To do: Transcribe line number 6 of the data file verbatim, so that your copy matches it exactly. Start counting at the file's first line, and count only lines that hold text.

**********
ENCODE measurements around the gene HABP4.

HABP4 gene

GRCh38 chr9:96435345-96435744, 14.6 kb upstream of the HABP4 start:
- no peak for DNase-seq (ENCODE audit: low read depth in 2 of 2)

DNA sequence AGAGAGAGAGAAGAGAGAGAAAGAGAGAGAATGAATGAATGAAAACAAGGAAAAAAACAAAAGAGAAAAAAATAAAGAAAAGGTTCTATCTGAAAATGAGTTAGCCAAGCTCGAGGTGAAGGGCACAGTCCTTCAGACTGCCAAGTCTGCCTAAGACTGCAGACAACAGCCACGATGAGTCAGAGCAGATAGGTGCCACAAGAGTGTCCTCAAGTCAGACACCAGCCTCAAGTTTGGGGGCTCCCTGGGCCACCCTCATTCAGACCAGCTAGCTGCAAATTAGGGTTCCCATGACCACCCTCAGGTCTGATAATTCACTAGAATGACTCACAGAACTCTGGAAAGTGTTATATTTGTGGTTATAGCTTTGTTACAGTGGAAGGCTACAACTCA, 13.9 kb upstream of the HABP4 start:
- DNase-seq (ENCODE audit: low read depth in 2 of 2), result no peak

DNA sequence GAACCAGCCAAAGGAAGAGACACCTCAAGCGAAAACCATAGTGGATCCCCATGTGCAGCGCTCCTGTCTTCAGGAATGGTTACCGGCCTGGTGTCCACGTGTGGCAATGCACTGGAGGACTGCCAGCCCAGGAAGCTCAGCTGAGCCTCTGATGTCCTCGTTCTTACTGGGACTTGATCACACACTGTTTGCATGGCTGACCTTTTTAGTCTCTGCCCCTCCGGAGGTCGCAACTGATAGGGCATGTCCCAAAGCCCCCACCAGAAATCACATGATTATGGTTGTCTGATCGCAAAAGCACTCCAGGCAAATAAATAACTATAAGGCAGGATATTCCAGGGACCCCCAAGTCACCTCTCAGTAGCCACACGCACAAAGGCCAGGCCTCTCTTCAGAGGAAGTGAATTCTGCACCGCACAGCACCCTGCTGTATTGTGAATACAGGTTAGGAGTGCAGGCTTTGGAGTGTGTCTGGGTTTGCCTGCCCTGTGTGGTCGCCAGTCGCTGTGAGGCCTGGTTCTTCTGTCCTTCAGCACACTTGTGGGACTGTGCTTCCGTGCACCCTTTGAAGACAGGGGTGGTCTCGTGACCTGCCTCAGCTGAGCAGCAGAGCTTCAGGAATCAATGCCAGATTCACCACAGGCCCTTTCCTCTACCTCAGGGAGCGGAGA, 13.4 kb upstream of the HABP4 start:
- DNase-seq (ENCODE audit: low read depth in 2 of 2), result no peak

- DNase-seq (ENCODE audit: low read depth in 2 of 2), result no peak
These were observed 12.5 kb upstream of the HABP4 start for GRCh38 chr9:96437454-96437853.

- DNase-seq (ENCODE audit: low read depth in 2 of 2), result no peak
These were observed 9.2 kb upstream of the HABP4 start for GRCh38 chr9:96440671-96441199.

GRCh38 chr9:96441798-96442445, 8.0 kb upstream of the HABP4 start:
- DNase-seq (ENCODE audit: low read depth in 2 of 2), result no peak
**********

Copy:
- DNase-seq (ENCODE audit: low read depth in 2 of 2), result no peak